Bioluminescence, Dolphins, Yoga and Meditation!

Hosted by Niko Ana Burkhardt and Edge Yoga School.

Join us for an Incredible Spiritual Retreat in Nature! Stay on Sanibel Island in beautiful Southwest Florida and experience a Nighttime Bioluminescent Kayak Tour,  a Dolphin, Manatee and Beach Meditation Excursion and lots of Yoga on the white sand beaches of the gulf of Mexico.

We will also be visiting a local Hindu Temple for a night of Kirtan Chanting and spending some time discussing spiritual practices.

Our intention is for you to leave the retreat with a spiritual practice you can take home and use in your daily life. We really are looking forward to seeing you there.

There are only 5 spots left so reserve now if you are interested. Click the link below to get to the registration page.

Tapping Your Luminescence Spiritual Retreat

Why Should I Chant as a Spiritual Practice?

Chanting is a common spiritual or devotional practice in many religions. Typically, a chant is a word, phrase or poem that describes the Divine or God as defined by that particular religion that is repeated over and over in a meditative posture. This can be done in a group or alone.

While chanting can be done within a religious structure, it can also be a very fulfilling personal spiritual practice for the solo practitioner. A person needs no experience with any religion in order to start chanting. All that is required is a willingness to give it a try.

My own background in chanting began when I was studying at a Japanese Pure Land Buddhist Temple in Hawaii. I learned many of the ancient chants that were quite long and involved. Most of these were performed during services and as ceremonies. Although they are very beautiful and I enjoy chanting them even now, they are not very accessible to those who want a daily practice that is fairly easy.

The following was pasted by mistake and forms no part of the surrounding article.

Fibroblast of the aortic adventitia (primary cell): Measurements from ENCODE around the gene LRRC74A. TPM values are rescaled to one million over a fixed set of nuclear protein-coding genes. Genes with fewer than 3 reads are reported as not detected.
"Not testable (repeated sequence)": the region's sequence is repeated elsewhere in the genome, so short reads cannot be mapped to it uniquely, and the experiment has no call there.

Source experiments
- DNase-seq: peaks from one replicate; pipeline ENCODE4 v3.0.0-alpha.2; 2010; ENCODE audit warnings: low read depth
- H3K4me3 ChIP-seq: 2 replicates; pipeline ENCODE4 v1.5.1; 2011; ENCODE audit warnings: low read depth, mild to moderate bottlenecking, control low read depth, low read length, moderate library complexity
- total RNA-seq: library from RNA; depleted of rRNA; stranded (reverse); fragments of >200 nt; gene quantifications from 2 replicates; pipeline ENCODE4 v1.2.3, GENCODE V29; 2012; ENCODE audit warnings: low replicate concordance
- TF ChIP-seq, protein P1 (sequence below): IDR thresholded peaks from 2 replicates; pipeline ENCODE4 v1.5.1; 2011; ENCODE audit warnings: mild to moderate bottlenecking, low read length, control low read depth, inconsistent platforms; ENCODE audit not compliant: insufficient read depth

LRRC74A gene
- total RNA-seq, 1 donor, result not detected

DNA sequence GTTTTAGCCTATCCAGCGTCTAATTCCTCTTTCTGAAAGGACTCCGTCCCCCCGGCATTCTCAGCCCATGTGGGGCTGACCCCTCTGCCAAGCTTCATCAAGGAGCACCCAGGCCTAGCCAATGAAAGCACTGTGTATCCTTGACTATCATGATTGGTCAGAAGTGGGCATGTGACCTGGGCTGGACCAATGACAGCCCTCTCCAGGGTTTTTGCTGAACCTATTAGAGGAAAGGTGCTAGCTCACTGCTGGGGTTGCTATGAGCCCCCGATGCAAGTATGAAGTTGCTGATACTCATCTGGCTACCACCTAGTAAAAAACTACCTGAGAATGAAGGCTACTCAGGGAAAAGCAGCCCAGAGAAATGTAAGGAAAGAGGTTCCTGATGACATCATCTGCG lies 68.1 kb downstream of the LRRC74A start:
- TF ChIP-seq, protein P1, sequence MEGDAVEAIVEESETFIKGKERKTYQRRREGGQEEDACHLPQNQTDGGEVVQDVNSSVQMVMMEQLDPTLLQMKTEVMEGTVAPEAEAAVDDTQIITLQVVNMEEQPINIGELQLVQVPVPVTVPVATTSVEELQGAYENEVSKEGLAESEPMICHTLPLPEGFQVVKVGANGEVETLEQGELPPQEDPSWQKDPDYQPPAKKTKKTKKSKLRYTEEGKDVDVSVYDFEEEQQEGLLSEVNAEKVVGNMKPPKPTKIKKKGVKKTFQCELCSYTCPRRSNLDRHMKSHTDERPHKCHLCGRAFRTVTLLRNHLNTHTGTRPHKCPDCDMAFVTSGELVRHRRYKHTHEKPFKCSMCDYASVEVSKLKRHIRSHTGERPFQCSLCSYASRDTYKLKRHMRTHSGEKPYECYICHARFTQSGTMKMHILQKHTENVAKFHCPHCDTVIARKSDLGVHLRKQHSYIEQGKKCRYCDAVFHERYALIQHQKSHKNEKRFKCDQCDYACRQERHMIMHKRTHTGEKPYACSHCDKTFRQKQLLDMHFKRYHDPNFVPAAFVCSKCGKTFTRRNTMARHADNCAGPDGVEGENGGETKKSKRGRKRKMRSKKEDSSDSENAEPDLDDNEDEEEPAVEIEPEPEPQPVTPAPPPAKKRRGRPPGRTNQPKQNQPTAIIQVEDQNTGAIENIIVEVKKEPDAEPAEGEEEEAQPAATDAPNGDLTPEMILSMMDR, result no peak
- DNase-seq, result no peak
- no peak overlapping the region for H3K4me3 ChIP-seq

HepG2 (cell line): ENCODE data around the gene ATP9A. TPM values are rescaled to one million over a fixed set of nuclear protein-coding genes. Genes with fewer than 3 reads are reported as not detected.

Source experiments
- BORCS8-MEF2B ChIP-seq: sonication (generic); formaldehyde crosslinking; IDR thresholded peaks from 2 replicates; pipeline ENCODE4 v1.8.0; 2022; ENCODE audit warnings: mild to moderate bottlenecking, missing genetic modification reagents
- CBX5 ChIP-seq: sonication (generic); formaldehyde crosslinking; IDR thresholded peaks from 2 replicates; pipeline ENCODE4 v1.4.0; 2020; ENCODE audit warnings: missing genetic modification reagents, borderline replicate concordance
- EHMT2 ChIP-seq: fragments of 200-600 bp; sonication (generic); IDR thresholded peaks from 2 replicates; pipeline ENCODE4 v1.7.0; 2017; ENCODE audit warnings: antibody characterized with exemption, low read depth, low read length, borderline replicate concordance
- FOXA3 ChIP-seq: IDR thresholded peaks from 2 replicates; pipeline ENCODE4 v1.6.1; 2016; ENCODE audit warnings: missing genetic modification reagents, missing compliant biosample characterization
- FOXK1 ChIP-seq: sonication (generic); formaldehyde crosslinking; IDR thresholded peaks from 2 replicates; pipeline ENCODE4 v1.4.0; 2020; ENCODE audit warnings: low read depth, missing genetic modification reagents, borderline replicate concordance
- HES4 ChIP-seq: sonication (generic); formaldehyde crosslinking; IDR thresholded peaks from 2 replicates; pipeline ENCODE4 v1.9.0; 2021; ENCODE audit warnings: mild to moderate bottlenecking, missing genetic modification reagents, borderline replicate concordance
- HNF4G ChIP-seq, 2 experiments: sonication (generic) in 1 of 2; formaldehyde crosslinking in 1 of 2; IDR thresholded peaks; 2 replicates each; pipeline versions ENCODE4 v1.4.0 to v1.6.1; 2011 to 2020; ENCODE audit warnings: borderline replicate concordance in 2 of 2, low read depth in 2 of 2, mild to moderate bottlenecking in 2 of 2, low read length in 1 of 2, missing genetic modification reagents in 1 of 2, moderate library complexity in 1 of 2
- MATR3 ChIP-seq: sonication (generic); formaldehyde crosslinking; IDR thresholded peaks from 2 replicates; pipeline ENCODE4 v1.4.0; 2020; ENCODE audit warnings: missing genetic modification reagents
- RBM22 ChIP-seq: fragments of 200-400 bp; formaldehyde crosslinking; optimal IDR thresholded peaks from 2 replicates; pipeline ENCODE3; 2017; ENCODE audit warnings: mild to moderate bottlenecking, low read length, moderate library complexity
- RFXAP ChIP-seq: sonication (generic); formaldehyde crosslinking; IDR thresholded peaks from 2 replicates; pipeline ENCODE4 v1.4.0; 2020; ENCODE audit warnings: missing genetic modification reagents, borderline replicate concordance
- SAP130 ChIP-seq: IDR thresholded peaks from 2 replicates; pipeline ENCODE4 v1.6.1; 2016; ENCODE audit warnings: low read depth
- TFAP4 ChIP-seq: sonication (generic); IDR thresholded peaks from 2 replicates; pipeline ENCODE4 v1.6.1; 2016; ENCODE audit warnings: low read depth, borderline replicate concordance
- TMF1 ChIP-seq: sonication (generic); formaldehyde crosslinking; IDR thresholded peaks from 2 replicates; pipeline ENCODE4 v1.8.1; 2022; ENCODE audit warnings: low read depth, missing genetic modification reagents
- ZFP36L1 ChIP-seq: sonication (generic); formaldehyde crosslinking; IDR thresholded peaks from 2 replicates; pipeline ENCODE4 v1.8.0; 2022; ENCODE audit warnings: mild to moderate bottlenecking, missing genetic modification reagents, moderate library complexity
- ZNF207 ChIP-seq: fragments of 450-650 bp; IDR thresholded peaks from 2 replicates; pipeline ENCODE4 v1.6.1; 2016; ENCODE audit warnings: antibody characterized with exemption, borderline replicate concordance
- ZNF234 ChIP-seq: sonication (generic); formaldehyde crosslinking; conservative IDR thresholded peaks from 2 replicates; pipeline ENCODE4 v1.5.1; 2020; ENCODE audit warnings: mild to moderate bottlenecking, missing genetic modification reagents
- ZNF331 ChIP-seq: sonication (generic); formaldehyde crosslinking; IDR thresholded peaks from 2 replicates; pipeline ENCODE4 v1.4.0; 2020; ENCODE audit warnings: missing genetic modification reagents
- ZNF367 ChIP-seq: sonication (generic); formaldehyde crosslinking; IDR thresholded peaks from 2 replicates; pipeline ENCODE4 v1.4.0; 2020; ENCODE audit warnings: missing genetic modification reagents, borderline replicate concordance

Then I found Nichiren Buddhism. What is unique about this organization is the lack of clergy. There is no hierarchy and they focus on chanting practice. The Lotus Sutra is their main doctrine and the chant is the title of that sutra.

Namyo Ho Renge Kyo

(visit http://www.sgi.org/resources/introductory-materials/ to learn more)

Roughly speaking this translates to connecting with the Buddhahood within.

When chanted over and over, this is a practice.

Let’s use this as an example.

Scientific research shows that chanting and meditating effect the brain in ways that reduce stress and activate the frontal cortex where higher ordered thinking occurs.

Some spiritual research explains that our subconscious minds are filled with many thought centers that have formed over the years. Most of these are the result of trauma and negative experiences that now cause us stress. These thought center are driving our behavior and mood when we are not consciously aware of them.

When you chant, you create a new thought center in the mind that is associated with the Divine. This creates positive feelings and when repeated for a time, will over-write or block the old negative ones.

Don’t take my word for it or any research for that matter. Just give it a chance and see what happens in your life.

I can tell you it has changed mine drastically.

 

Do You Make Your Own Luck?

This is a Lucky Cat.

I hear the word “luck” or “lucky” being used quite a bit in everyday language.

The luck of the draw……

Thank your lucky stars…..

Lady luck smiled on him…..

With that being said, this adorable little guy in the picture above is a Maneki Neko which is Japanese for Lucky Cat! I was first introduced to the Maneki Neko back in 1996 when a friend of mine brought me back one from Japan. I was enthralled with little gift as it was also a “kitty” bank. I just thought of it as a lucky cat until I was studying Buddhism at a temple in Hawaii where I lived at the time. My Sensei told me about the legend of the Maneki Neko as it has a spiritual connotation.  Continue reading “Do You Make Your Own Luck?”